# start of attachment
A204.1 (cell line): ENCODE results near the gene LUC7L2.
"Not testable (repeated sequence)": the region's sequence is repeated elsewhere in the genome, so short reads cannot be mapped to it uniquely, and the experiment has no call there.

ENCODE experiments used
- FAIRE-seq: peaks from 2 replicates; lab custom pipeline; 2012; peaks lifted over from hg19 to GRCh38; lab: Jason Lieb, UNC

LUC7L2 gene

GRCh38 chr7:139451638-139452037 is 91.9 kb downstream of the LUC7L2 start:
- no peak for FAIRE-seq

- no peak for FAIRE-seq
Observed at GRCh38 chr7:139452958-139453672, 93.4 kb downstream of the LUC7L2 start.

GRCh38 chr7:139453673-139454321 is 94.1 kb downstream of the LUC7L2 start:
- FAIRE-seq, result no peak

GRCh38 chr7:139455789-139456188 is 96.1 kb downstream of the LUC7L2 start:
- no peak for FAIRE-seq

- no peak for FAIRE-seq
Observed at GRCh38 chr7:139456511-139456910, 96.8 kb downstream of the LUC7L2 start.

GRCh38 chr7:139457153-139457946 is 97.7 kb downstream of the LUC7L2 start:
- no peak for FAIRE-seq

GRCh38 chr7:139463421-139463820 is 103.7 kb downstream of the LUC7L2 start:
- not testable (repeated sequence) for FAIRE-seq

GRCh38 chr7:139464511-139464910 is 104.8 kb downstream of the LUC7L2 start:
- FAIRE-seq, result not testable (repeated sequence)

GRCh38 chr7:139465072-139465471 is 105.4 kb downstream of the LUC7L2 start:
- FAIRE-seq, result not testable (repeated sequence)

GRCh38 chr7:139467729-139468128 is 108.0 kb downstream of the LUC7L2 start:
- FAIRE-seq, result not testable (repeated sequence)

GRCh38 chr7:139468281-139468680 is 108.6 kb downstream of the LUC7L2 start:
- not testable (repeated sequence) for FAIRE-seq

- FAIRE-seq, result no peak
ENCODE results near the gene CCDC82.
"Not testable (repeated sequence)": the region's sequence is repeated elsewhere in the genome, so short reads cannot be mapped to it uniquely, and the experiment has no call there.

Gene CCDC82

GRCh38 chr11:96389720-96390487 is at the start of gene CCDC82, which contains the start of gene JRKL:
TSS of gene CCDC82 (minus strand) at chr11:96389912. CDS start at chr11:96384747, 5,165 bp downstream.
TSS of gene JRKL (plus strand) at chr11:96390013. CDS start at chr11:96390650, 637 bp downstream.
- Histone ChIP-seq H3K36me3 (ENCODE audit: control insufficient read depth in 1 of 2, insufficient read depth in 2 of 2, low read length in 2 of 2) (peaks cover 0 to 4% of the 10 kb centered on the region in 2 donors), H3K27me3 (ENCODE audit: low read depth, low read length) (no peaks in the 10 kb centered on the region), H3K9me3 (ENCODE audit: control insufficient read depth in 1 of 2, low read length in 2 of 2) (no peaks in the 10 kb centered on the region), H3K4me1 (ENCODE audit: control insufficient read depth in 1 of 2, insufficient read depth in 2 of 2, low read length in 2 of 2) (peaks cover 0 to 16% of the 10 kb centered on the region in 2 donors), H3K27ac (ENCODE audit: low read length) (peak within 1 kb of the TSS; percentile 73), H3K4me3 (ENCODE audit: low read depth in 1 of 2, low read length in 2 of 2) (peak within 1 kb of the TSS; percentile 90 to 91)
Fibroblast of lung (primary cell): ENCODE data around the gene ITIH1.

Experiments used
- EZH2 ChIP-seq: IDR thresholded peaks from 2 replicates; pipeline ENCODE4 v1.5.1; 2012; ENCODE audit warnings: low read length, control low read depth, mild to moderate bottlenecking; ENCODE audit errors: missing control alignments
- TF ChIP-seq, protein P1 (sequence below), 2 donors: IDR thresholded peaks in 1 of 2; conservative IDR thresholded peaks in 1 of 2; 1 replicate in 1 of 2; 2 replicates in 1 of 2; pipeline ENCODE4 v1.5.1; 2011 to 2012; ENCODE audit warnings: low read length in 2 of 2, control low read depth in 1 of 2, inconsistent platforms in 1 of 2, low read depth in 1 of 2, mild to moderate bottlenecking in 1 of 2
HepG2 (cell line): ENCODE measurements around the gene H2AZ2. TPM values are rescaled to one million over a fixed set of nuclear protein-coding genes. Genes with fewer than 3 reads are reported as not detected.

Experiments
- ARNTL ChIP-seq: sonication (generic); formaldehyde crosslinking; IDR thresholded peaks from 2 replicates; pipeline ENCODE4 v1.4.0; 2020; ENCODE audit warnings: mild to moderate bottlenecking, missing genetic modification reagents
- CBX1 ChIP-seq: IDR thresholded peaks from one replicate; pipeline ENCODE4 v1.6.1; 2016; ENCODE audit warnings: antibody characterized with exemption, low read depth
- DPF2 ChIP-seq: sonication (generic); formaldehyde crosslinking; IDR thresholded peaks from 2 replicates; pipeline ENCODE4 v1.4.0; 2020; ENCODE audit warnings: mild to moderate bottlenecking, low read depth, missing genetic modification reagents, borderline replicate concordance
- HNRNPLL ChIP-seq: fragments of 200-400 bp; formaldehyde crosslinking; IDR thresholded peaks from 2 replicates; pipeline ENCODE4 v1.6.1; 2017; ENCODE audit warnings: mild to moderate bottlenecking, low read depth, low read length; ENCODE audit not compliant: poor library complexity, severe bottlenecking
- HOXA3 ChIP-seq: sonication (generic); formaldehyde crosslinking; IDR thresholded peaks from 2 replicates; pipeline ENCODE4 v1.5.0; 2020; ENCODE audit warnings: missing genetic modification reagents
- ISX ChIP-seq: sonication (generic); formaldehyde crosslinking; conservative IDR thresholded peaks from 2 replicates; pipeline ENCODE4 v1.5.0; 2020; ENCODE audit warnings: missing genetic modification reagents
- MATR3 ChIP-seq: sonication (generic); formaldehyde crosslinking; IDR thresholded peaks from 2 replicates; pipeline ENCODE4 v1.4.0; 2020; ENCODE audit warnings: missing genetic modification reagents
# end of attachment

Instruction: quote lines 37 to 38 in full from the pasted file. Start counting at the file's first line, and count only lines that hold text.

Experiments used
- EZH2 ChIP-seq: IDR thresholded peaks from 2 replicates; pipeline ENCODE4 v1.5.1; 2012; ENCODE audit warnings: low read length, control low read depth, mild to moderate bottlenecking; ENCODE audit errors: missing control alignments